I have learned and dismantled all the words in order to draw from them a
single word: Home.

The Morning Baking

Grandma, come back, I forgot
How much lard for these rolls

Think you can put yourself in the ground
Like plain potatoes and grow in Ohio?
I am damn sick of getting fat like you

Think you can lie through your Slovak?
Tell filthy stories about the blood sausage?
Pish-pish nights at the virgin in Detroit?

I blame your raising me up for my Slav tongue
You beat me up out back, taught me to dance

I’ll tell you I don’t remember any kind of bread
Your wavy loaves of flesh
Stink through my sleep
The stars on your silk robes

But I’m glad I’ll look when I’m old
Like a gypsy dusha hauling milk.

Poem For Maya

Dipping our bread in oil tins
we talked of morning peeling
open our rooms to a moment
of almonds, olives and wind
when we did not yet know what we were.
The days in Mallorca were alike:
footprints down goat-paths
from the beds we had left,
at night the stars locked to darkness.
At that time we were learning
to dance, take our clothes
in our fingers and open
ourselves to their hands.
The veranera was with us.
For a month the almond trees bloomed,
their droppings the delicate silks
we removed when each time a touch
took us closer to the window where
we whispered yes, there on the intricate
balconies of breath, overlooking
the rest of our lives.

The Colonel

What you have heard is true. I was in his house.
His wife carried a tray of coffee and sugar. His
daughter filed her nails, his son went out for the
night. There were daily papers, pet dogs, a pistol
on the cushion beside him. The moon swung bare on
its black cord over the house. On the television
was a cop show. It was in English. Broken bottles
were embedded in the walls around the house to
scoop the kneecaps from a man’s legs or cut his
hands to lace. On the windows there were gratings
like those in liquor stores. We had dinner, rack of
lamb, good wine, a gold bell was on the table for
calling the maid. The maid brought green mangoes,
salt, a type of bread. I was asked how I enjoyed
the country. There was a brief commercial in
Spanish. His wife took everything away. There was
some talk of how difficult it had become to govern.
The parrot said hello on the terrace. The colonel
told it to shut up, and pushed himself from the
table. My friend said to me with his eyes: say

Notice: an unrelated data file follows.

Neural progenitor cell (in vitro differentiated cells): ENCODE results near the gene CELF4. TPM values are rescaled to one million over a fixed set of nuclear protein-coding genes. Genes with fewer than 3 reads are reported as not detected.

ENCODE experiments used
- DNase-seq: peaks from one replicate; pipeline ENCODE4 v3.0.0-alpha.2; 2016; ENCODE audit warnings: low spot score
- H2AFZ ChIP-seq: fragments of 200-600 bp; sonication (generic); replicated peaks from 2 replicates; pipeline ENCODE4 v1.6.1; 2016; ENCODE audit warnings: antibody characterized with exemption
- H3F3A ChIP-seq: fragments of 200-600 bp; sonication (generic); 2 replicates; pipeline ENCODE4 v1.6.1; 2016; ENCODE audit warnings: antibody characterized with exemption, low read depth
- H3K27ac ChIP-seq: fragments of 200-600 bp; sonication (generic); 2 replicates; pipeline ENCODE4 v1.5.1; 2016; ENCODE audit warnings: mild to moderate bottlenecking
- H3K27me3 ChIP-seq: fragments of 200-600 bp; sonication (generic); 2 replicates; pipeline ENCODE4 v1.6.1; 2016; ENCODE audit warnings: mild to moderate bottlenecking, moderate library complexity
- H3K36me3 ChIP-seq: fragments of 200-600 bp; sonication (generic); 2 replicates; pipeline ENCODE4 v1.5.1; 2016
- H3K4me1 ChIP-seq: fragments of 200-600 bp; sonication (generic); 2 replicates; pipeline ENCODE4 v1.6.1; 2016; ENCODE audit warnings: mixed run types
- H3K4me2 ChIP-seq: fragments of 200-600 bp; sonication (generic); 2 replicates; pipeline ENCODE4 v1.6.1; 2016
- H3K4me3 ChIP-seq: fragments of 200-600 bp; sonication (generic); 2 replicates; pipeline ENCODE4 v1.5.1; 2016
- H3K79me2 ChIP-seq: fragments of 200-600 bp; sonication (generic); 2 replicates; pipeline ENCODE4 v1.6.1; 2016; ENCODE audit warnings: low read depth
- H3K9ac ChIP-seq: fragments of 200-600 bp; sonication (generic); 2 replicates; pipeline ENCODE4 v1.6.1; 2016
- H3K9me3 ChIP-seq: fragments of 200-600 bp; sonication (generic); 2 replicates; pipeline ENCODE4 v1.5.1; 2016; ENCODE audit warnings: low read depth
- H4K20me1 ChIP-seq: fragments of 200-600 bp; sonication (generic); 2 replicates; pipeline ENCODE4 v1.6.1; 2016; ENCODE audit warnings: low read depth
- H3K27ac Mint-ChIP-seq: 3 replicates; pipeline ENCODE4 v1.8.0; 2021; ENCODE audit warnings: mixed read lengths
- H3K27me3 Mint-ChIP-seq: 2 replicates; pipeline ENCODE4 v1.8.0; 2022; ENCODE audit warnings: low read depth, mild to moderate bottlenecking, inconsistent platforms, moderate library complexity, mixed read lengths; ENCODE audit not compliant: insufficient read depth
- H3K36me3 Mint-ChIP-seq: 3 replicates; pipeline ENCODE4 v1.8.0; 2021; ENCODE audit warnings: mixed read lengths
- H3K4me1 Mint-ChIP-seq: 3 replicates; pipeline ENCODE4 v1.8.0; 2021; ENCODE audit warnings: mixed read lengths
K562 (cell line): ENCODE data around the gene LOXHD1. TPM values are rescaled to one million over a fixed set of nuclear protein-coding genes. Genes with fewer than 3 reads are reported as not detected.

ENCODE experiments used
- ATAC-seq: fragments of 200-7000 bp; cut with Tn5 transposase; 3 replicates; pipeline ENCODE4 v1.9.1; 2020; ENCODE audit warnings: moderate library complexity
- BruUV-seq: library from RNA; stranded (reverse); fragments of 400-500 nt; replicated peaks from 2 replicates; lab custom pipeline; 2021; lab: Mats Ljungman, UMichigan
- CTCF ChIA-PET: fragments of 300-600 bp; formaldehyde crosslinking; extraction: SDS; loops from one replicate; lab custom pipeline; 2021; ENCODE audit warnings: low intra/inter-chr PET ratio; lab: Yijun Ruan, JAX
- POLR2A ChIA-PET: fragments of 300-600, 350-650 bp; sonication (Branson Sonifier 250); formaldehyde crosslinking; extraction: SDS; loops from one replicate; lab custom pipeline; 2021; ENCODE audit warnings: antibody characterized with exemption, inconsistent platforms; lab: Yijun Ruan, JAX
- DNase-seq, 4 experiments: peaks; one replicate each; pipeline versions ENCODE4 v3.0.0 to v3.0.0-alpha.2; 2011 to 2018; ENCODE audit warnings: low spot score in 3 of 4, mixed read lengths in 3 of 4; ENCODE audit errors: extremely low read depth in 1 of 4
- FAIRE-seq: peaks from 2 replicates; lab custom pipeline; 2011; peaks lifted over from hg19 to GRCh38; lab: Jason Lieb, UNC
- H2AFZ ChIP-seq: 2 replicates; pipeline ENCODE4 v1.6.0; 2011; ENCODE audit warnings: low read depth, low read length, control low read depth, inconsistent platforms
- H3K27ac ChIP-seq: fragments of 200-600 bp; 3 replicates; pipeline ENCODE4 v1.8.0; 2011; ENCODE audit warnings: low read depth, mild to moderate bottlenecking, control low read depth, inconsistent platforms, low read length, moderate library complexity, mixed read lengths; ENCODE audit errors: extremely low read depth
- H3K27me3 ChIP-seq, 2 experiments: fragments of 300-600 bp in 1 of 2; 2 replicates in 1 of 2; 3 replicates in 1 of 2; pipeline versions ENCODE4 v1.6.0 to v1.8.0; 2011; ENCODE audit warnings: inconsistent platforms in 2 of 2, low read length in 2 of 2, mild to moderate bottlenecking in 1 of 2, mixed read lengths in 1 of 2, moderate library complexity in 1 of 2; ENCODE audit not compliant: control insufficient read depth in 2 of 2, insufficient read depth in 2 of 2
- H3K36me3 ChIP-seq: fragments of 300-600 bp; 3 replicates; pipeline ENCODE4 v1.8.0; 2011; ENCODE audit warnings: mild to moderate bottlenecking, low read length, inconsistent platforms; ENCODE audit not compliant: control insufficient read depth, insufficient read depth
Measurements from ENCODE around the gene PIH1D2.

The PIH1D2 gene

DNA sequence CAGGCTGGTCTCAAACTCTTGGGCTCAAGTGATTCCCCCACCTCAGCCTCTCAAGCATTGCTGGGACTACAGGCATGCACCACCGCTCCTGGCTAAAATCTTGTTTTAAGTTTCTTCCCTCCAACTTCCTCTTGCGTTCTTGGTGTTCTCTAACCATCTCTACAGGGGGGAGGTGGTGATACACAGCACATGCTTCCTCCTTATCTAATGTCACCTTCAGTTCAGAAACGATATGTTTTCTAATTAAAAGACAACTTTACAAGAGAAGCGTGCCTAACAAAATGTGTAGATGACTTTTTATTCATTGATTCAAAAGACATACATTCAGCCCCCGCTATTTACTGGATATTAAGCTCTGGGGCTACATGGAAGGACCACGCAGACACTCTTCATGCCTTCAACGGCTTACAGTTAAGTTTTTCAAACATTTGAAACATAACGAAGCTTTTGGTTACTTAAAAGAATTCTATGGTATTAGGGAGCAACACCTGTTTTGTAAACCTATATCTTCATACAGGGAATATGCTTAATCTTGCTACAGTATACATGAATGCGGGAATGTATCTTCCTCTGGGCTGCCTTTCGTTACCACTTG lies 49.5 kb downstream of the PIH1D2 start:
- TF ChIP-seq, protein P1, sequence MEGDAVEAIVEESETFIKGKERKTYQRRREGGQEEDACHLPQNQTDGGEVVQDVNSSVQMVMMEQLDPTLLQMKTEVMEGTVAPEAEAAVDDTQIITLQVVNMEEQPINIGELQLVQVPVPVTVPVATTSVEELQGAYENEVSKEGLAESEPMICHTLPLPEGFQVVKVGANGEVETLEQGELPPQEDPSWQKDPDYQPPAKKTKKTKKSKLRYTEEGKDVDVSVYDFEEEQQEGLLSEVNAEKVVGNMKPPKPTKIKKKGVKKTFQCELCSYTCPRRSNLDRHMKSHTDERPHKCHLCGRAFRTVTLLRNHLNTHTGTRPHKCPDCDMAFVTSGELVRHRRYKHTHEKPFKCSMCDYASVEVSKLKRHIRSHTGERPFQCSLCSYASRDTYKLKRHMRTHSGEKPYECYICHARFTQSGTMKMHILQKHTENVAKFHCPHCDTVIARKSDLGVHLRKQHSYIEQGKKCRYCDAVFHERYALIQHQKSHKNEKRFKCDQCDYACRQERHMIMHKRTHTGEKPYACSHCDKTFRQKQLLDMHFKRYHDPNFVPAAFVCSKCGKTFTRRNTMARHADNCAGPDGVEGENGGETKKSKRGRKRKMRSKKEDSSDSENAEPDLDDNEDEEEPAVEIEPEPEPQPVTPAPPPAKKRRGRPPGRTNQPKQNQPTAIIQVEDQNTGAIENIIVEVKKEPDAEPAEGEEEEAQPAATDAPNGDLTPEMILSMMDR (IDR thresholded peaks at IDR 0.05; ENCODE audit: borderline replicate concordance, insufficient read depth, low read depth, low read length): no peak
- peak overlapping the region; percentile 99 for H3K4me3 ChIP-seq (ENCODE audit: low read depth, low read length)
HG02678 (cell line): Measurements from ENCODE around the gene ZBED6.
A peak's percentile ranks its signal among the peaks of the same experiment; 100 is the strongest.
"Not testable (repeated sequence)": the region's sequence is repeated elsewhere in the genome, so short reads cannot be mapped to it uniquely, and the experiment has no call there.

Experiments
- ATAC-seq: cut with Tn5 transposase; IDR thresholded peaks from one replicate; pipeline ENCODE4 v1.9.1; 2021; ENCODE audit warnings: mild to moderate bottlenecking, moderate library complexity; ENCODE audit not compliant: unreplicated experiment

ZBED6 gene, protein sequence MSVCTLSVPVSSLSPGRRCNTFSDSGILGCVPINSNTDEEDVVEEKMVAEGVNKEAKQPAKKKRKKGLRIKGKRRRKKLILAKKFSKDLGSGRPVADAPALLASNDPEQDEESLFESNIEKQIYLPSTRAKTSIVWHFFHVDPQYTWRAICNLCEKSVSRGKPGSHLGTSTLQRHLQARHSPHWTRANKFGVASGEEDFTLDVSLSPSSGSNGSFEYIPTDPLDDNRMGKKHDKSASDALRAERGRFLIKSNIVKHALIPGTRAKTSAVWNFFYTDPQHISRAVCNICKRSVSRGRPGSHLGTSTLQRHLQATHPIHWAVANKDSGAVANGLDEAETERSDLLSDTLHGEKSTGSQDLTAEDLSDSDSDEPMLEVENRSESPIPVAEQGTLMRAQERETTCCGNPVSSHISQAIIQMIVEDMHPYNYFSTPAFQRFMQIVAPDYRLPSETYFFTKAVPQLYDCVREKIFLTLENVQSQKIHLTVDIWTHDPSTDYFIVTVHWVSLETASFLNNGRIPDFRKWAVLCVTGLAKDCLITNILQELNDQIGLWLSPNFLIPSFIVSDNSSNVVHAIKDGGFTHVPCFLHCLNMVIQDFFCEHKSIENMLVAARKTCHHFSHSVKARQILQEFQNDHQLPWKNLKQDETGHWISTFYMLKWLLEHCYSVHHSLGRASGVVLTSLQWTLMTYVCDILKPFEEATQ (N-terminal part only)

nothing. The colonel returned with a sack used to
bring groceries home. He spilled many human ears on
the table. They were like dried peach halves. There
is no other way to say this. He took one of them in
his hands, shook it in our faces, dropped it into a
water glass. It came alive there. I am tired of
fooling around he said. As for the rights of anyone,
tell your people they can go f— themselves. He
swept the ears to the floor with his arm and held
the last of his wine in the air. Something for your
poetry, no? he said. Some of the ears on the floor
caught this scrap of his voice. Some of the ears on
the floor were pressed to the ground.

The Testimony of Light

Our life is a fire dampened, or a fire shut up in stone.
–Jacob Boehme, De Incarnatione Verbi

Outside everything visible and invisible a blazing maple.
Daybreak: a seam at the curve of the world. The trousered legs of the women
shimmered.
They held their arms in front of them like ghosts.

The coal bones of the house clinked in a kimono of smoke.
An attention hovered over the dream where the world had been.

For if Hiroshima in the morning, after the bomb has fallen,
is like a dream, one must ask whose dream it is. {1}

Must understand how not to speak would carry it with us.
With bones put into rice bowls.
While the baby crawled over its dead mother seeking milk.

Muga-muchu {2}: without self, without center. Thrown up in the sky by a wind.

The way back is lost, the one obsession.
The worst is over.
The worst is yet to come.

1–…is the question asked by Peter Schwenger in Letter Bomb.
Nuclear Holocaust and the Exploding Word.
2–…is from Robert Jay Lifton’s Death in Life: Survivors of Hiroshima.

The Visitor

In Spanish he whispers there is no time left.
It is the sound of scythes arcing in wheat,
the ache of some field song in Salvador.
The wind along the prison, cautious
as Francisco’s hands on the inside, touching
the walls as he walks, it is his wife’s breath
slipping into his cell each night while he
imagines his hand to be hers. It is a small country.

There is nothing one man will not do to another.

Elegy

The page opens to snow on a field: boot-holed month, black hour
the bottle in your coat half voda half winter light.
To what and to whom does one say yes?
If God were the uncertain, would you cling to him?

Beneath a tattoo of stars the gate open, so silent so like a tomb.
This is the city you most loved, an empty stairwell
where the next rain lifts invisibly from the Seine.

With solitude, your coat open, you walk
steadily as if the railings were there and your hands weren’t passing
through them.

“When things were ready, they poured on fuel and touched off the fire.
They waited for a high wind. It was very fine, that powdered bone.
It was put into sacks, and when there was enough we went to a bridge
on the Narew River.”

And even less explicit phrases survived:
“To make charcoal.
For laundry irons.”
And so we revolt against silence with a bit of speaking.
The page is a charred field where the dead would have written